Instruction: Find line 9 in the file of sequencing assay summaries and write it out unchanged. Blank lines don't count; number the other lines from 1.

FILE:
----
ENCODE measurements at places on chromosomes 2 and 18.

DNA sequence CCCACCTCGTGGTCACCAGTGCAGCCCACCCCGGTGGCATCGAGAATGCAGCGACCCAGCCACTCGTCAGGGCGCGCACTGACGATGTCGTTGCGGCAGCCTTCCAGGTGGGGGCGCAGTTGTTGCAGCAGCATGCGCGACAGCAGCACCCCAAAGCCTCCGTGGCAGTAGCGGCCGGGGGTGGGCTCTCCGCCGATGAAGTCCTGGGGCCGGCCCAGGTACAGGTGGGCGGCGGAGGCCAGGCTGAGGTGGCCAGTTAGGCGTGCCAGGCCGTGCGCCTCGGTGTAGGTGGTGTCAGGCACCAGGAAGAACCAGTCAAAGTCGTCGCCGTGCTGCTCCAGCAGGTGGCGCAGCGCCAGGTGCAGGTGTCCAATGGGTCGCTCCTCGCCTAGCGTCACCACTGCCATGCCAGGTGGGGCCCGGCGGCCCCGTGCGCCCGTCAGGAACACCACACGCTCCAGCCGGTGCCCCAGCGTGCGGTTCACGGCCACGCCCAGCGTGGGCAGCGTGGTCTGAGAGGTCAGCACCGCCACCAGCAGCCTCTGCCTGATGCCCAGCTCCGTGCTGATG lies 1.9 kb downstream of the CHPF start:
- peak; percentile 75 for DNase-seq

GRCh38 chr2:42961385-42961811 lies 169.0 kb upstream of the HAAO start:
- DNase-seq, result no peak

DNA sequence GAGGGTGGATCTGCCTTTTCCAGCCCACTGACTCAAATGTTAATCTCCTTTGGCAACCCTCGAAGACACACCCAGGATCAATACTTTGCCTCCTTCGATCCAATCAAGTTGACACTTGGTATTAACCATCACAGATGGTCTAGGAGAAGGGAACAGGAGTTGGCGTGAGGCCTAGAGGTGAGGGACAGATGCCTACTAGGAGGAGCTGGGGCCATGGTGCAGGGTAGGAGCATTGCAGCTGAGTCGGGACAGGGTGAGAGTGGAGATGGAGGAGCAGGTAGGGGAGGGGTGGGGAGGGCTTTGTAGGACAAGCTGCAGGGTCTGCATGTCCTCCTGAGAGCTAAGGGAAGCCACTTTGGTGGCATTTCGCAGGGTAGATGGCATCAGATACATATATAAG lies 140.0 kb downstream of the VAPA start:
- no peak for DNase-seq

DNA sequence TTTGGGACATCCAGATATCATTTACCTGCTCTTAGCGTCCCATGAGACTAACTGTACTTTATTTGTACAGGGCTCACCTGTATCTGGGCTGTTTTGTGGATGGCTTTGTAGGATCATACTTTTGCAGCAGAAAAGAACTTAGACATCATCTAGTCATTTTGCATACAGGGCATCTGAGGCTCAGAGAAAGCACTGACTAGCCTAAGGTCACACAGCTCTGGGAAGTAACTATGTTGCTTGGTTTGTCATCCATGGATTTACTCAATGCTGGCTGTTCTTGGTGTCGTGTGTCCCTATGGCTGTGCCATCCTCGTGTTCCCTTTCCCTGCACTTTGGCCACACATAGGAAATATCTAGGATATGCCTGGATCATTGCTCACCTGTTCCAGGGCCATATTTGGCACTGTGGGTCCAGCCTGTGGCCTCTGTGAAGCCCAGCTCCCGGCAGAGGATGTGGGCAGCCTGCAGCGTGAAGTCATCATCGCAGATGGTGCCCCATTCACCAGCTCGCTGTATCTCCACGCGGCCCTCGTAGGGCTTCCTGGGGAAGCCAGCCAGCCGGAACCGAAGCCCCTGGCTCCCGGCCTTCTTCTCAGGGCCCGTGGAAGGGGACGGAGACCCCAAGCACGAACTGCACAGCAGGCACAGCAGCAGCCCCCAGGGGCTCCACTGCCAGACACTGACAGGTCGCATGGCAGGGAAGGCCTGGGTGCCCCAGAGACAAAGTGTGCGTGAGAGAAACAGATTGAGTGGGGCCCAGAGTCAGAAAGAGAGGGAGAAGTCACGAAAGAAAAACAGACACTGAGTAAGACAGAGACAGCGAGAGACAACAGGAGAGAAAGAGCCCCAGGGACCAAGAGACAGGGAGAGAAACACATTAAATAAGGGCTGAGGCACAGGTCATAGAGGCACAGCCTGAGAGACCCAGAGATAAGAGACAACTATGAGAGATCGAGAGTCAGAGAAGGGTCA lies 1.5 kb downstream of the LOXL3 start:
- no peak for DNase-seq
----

- no peak for DNase-seq